The Invasion of Grenada
(1983)

UH-60A Black Hawks over Port Salinas,invasion of Grenada, 1983

Invasion of Grenada

Invasion of Grenada Map

The Invasion of Grenada
(1983)

The invasion of Grenada in late 1983 can be seen as a small part of the rivalry between the U.S. and Cuba during the Reagan years. A bloody coup in Grenada, along with a perceived threat to American students on the island provided the U.S. with an excellent excuse to eliminate a Marxist regime allied to Fidel Castro's Cuba.

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Name of Conflict | Belligerents | Conflict Dates | Conflict Type | Related Conflicts | Causes | Description | Consequences | Casualties | Unique Facts or Trends | Sources | Links

Links on Grenada

NAME OF CONFLICT: The U.S. Invasion of Grenada

ALTERNATE NAMES: Operation Urgent Fury (US)

BELLIGERENTS:

United States and the Organization of Eastern Caribbean States

vs.

Grenada and Cuba

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DATES OF CONFLICT:

BEGAN: October 25, 1983

ENDED: December, 1983

TYPE(S) OF CONFLICT: Inter-State (between nations)

RELATED CONFLICTS:

PREDECESSOR:

CONCURRENT: The Cold War, U.S. Intervention in Lebanon (1982-1984), Nicaraguan "Contra" War (1982-1990)

SUCCESSOR:

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CAUSES OF CONFLICT:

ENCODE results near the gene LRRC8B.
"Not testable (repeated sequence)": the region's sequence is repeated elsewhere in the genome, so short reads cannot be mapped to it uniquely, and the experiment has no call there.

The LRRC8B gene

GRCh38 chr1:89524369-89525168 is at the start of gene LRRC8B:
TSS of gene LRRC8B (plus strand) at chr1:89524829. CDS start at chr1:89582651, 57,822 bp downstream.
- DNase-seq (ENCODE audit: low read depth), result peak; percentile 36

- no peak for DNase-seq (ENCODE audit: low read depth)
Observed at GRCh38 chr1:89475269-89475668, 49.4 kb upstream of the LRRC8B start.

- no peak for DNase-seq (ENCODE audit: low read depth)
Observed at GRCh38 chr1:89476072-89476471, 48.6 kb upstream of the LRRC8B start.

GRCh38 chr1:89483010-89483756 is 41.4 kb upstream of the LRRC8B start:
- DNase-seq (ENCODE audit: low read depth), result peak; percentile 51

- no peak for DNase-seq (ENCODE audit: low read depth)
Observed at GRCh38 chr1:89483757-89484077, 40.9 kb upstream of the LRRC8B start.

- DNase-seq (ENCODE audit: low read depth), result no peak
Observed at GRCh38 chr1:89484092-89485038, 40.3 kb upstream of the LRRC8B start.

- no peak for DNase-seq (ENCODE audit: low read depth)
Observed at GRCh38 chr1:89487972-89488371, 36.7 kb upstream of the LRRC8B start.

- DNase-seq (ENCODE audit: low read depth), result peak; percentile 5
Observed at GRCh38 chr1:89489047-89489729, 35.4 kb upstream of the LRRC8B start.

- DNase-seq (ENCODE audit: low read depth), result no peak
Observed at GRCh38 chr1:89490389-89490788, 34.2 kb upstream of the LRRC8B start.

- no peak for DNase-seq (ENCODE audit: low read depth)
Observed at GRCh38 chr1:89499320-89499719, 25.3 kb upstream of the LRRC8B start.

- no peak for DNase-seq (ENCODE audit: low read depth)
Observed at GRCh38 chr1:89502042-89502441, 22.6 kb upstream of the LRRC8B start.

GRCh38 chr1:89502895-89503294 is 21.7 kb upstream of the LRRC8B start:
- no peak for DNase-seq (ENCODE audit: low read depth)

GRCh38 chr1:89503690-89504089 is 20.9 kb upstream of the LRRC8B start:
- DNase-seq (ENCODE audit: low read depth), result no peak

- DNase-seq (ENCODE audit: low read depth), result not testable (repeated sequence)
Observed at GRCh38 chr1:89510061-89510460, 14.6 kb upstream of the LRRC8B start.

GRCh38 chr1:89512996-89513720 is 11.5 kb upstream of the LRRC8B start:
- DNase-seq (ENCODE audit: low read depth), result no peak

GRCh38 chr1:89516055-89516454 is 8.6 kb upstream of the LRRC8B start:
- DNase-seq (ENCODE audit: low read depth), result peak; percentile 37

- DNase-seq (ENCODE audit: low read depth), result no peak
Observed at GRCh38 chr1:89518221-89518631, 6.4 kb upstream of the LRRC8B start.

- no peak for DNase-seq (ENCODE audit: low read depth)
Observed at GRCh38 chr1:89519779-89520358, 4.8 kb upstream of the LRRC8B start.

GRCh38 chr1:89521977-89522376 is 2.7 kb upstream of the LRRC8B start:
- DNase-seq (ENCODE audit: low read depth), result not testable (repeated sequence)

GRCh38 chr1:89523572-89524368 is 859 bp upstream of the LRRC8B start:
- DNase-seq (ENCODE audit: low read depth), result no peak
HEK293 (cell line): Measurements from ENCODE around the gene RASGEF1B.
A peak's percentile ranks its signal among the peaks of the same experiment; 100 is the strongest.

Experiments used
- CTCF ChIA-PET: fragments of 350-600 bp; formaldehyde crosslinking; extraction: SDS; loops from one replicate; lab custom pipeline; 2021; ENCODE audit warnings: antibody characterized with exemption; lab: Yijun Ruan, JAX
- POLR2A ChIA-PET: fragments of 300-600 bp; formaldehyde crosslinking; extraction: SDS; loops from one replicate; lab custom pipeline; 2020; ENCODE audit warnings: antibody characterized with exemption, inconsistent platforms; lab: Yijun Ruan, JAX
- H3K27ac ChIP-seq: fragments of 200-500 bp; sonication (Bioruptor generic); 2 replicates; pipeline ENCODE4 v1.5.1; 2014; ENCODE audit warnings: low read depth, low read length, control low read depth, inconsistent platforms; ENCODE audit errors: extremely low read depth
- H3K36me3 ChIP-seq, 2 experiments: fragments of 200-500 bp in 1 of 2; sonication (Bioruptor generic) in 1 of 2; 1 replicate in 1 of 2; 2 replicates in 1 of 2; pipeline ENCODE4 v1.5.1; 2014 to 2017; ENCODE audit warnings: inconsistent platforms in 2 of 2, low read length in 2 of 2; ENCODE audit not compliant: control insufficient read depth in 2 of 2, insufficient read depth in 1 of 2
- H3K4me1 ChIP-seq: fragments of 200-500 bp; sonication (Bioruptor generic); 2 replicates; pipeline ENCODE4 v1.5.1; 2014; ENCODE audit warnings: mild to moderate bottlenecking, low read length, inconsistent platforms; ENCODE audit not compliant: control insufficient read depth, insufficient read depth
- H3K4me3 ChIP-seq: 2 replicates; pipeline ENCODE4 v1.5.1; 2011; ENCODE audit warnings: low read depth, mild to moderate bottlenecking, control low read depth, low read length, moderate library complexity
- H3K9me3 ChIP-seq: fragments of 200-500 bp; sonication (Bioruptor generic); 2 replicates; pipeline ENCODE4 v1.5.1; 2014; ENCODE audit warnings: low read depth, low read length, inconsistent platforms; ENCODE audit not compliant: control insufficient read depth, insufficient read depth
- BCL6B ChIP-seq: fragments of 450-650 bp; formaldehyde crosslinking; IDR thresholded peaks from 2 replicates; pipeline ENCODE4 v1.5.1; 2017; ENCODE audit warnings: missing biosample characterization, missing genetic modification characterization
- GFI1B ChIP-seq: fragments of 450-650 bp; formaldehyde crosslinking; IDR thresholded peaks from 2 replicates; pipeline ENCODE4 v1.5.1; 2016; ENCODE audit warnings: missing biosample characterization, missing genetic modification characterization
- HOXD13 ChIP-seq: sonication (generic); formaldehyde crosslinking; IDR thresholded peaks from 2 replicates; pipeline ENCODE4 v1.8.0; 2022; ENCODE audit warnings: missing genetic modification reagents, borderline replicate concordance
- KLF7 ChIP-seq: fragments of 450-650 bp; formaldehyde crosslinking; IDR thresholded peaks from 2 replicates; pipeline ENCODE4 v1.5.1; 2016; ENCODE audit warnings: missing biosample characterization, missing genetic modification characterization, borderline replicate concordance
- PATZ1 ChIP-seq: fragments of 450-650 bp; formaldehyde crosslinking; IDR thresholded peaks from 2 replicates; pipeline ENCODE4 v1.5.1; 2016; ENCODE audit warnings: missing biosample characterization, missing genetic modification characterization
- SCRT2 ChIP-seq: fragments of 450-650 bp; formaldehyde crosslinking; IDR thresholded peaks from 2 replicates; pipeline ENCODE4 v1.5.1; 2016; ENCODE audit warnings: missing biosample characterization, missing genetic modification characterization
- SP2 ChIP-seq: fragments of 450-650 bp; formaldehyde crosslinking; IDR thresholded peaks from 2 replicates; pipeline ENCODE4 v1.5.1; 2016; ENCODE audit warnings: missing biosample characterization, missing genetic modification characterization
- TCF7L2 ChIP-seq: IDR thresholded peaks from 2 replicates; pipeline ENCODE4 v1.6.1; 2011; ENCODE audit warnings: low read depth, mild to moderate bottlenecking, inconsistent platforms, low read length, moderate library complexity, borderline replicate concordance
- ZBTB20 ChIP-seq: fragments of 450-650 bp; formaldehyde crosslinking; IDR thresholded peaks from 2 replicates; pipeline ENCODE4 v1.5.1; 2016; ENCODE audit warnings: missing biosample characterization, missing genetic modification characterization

The U.S. invasion of Grenada and the toppling of its Marxist government can be seen as part of a greater regional conflict. This conflict involved the U.S. and its Central American and Caribbean allies on one side and Fidel Castro's Cuba, the Sandinista government of Nicaragua and various Marxist guerrilla armies on the other. President Reagan and his administration were concerned that the Marxist government of Prime Minister Maurice Bishop was allowing Cuba to gain undue influence in Grenada, specifically by constructing a military-grade airport with Cuban military engineers.

On October 13, 1983, the Grenadian Army, controlled by former Deputy Prime Minister Bernard Coard, seized power in a bloody coup. The severity of the violence, coupled with Coard's hard-line Marxism, caused deep concern among neighboring Caribbean nations, as well as in Washington, D.C. Also, the presence of nearly 1,000 American medical students in Grenada caused added concern.